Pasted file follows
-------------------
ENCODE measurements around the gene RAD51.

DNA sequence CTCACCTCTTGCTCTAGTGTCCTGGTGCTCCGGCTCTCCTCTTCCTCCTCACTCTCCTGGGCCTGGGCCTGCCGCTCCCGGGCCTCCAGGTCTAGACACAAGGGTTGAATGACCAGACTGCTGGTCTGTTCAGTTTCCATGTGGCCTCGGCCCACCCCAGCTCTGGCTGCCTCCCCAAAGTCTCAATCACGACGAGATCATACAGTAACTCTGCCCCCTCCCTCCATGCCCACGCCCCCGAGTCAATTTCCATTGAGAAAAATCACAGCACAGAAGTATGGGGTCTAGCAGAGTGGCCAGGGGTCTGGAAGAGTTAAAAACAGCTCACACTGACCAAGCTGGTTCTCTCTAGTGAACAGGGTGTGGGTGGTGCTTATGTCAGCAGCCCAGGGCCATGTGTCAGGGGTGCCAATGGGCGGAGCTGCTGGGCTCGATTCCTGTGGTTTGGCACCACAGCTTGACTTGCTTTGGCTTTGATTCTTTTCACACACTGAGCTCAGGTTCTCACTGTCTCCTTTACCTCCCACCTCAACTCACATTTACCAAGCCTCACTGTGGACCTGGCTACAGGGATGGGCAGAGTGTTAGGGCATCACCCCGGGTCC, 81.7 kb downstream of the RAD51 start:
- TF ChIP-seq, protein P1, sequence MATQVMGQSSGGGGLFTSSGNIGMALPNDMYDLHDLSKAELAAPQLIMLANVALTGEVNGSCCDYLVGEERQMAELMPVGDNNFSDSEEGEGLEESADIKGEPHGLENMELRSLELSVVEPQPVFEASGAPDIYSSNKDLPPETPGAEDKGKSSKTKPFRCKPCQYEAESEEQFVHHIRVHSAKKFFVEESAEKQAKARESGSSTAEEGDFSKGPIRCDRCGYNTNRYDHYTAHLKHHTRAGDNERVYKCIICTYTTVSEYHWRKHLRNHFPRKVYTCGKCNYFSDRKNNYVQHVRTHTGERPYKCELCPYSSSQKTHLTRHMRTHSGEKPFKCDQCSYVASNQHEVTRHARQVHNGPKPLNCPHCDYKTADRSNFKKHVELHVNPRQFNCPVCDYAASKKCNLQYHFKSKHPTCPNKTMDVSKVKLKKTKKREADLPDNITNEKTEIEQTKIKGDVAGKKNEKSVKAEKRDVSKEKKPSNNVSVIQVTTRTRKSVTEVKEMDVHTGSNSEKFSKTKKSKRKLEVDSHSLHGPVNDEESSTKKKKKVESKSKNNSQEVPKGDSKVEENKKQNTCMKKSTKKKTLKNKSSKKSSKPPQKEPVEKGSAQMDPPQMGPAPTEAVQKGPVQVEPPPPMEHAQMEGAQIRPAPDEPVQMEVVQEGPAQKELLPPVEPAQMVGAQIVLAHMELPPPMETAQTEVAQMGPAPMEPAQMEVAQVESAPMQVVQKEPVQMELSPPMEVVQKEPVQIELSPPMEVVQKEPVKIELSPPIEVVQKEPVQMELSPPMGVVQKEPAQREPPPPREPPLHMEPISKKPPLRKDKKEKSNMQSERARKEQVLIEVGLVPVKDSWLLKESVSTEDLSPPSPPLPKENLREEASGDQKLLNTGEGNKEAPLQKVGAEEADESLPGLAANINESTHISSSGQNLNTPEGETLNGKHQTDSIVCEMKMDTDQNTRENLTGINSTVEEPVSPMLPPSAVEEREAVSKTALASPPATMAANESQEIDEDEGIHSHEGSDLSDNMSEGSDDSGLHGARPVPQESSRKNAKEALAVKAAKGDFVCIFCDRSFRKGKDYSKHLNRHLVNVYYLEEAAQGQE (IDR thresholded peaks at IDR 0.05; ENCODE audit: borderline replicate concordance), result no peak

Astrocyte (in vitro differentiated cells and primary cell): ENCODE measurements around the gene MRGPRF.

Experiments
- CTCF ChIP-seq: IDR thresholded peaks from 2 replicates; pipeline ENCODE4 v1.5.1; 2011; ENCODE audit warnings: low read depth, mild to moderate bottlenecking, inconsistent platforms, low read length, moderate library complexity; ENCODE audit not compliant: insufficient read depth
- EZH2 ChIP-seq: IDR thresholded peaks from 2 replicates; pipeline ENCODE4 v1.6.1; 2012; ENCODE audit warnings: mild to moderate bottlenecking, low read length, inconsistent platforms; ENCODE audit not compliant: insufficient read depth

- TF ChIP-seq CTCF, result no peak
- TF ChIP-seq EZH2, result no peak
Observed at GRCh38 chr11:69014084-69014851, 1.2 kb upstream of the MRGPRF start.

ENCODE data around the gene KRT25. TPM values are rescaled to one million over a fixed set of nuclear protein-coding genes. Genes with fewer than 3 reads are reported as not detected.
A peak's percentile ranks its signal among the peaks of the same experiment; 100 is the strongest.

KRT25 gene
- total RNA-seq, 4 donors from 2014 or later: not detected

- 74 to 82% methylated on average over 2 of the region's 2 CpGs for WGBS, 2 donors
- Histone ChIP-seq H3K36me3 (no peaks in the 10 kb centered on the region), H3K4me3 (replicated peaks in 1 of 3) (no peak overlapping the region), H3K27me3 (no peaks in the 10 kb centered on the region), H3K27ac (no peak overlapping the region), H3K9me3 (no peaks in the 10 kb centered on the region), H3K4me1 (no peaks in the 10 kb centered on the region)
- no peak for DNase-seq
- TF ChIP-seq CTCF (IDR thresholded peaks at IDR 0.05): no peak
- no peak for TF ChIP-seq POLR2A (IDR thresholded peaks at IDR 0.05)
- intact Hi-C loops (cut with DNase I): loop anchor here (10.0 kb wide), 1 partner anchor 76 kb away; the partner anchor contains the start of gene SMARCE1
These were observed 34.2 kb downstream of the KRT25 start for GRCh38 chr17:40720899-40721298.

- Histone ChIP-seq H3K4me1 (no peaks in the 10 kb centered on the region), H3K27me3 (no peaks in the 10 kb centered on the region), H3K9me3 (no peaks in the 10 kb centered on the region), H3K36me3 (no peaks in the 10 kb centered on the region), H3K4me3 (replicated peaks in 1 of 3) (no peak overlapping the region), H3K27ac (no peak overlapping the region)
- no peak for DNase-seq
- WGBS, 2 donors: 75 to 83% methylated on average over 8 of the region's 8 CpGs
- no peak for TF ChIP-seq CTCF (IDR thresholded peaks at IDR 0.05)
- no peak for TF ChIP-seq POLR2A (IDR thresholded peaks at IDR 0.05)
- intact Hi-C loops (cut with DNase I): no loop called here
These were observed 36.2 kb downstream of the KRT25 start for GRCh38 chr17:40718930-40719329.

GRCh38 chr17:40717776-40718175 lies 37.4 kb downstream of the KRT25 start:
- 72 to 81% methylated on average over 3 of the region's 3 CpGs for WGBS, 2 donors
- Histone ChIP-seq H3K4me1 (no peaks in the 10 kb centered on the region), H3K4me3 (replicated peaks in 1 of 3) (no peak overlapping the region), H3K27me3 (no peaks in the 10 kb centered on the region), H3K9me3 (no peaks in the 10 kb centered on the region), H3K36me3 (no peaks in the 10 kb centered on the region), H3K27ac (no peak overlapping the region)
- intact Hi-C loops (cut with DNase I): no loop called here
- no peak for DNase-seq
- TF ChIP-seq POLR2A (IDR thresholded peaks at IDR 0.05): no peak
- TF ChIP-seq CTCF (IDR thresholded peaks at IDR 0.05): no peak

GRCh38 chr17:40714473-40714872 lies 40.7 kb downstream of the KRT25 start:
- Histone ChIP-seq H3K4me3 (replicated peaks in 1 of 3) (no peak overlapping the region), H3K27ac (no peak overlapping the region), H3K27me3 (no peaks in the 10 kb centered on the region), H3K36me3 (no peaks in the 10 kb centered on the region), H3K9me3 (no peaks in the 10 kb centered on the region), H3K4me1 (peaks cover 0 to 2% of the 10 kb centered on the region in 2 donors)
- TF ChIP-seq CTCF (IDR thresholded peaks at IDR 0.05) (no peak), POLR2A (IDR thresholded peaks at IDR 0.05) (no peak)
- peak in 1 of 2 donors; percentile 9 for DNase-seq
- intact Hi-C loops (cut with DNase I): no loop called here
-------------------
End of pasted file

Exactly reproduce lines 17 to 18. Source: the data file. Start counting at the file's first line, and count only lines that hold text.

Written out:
- no peak for DNase-seq
- TF ChIP-seq CTCF (IDR thresholded peaks at IDR 0.05): no peak